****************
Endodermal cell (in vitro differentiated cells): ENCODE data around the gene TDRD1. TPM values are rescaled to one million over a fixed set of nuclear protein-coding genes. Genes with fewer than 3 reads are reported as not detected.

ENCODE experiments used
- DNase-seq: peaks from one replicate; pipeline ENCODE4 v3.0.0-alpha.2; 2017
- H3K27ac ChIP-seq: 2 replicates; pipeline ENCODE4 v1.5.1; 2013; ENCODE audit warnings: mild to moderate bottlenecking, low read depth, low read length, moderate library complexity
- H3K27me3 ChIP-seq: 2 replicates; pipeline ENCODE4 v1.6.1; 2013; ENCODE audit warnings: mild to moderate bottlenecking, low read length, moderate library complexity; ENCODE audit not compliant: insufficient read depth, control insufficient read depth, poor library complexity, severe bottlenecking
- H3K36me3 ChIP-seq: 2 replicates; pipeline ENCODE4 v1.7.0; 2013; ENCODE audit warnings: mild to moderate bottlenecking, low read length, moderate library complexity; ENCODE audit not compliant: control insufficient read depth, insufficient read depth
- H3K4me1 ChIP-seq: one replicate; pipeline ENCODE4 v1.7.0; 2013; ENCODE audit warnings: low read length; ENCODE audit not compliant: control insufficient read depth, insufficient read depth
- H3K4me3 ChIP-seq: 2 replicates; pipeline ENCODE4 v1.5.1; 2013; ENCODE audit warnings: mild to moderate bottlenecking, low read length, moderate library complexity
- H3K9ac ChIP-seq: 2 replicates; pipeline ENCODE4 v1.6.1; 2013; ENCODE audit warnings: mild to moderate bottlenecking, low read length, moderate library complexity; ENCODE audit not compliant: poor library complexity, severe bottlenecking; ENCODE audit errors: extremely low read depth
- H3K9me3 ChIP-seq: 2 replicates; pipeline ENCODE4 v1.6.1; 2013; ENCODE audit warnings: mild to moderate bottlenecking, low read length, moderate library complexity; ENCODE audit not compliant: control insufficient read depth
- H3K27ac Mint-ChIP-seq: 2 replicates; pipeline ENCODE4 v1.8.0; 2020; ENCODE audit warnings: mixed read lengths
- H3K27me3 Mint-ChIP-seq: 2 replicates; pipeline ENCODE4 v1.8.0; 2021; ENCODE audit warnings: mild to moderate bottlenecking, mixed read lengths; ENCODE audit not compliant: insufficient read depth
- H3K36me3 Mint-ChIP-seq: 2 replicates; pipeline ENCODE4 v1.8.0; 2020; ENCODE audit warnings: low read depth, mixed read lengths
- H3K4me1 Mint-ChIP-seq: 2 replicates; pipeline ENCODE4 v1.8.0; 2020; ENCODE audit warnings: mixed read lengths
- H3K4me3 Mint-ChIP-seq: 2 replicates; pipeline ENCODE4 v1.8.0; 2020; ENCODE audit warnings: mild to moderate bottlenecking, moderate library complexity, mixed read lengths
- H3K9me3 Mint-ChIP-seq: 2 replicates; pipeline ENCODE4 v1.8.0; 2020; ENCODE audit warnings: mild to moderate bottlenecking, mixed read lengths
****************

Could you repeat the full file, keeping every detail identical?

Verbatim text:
Endodermal cell (in vitro differentiated cells): ENCODE data around the gene TDRD1. TPM values are rescaled to one million over a fixed set of nuclear protein-coding genes. Genes with fewer than 3 reads are reported as not detected.

ENCODE experiments used
- DNase-seq: peaks from one replicate; pipeline ENCODE4 v3.0.0-alpha.2; 2017
- H3K27ac ChIP-seq: 2 replicates; pipeline ENCODE4 v1.5.1; 2013; ENCODE audit warnings: mild to moderate bottlenecking, low read depth, low read length, moderate library complexity
- H3K27me3 ChIP-seq: 2 replicates; pipeline ENCODE4 v1.6.1; 2013; ENCODE audit warnings: mild to moderate bottlenecking, low read length, moderate library complexity; ENCODE audit not compliant: insufficient read depth, control insufficient read depth, poor library complexity, severe bottlenecking
- H3K36me3 ChIP-seq: 2 replicates; pipeline ENCODE4 v1.7.0; 2013; ENCODE audit warnings: mild to moderate bottlenecking, low read length, moderate library complexity; ENCODE audit not compliant: control insufficient read depth, insufficient read depth
- H3K4me1 ChIP-seq: one replicate; pipeline ENCODE4 v1.7.0; 2013; ENCODE audit warnings: low read length; ENCODE audit not compliant: control insufficient read depth, insufficient read depth
- H3K4me3 ChIP-seq: 2 replicates; pipeline ENCODE4 v1.5.1; 2013; ENCODE audit warnings: mild to moderate bottlenecking, low read length, moderate library complexity
- H3K9ac ChIP-seq: 2 replicates; pipeline ENCODE4 v1.6.1; 2013; ENCODE audit warnings: mild to moderate bottlenecking, low read length, moderate library complexity; ENCODE audit not compliant: poor library complexity, severe bottlenecking; ENCODE audit errors: extremely low read depth
- H3K9me3 ChIP-seq: 2 replicates; pipeline ENCODE4 v1.6.1; 2013; ENCODE audit warnings: mild to moderate bottlenecking, low read length, moderate library complexity; ENCODE audit not compliant: control insufficient read depth
- H3K27ac Mint-ChIP-seq: 2 replicates; pipeline ENCODE4 v1.8.0; 2020; ENCODE audit warnings: mixed read lengths
- H3K27me3 Mint-ChIP-seq: 2 replicates; pipeline ENCODE4 v1.8.0; 2021; ENCODE audit warnings: mild to moderate bottlenecking, mixed read lengths; ENCODE audit not compliant: insufficient read depth
- H3K36me3 Mint-ChIP-seq: 2 replicates; pipeline ENCODE4 v1.8.0; 2020; ENCODE audit warnings: low read depth, mixed read lengths
- H3K4me1 Mint-ChIP-seq: 2 replicates; pipeline ENCODE4 v1.8.0; 2020; ENCODE audit warnings: mixed read lengths
- H3K4me3 Mint-ChIP-seq: 2 replicates; pipeline ENCODE4 v1.8.0; 2020; ENCODE audit warnings: mild to moderate bottlenecking, moderate library complexity, mixed read lengths
- H3K9me3 Mint-ChIP-seq: 2 replicates; pipeline ENCODE4 v1.8.0; 2020; ENCODE audit warnings: mild to moderate bottlenecking, mixed read lengths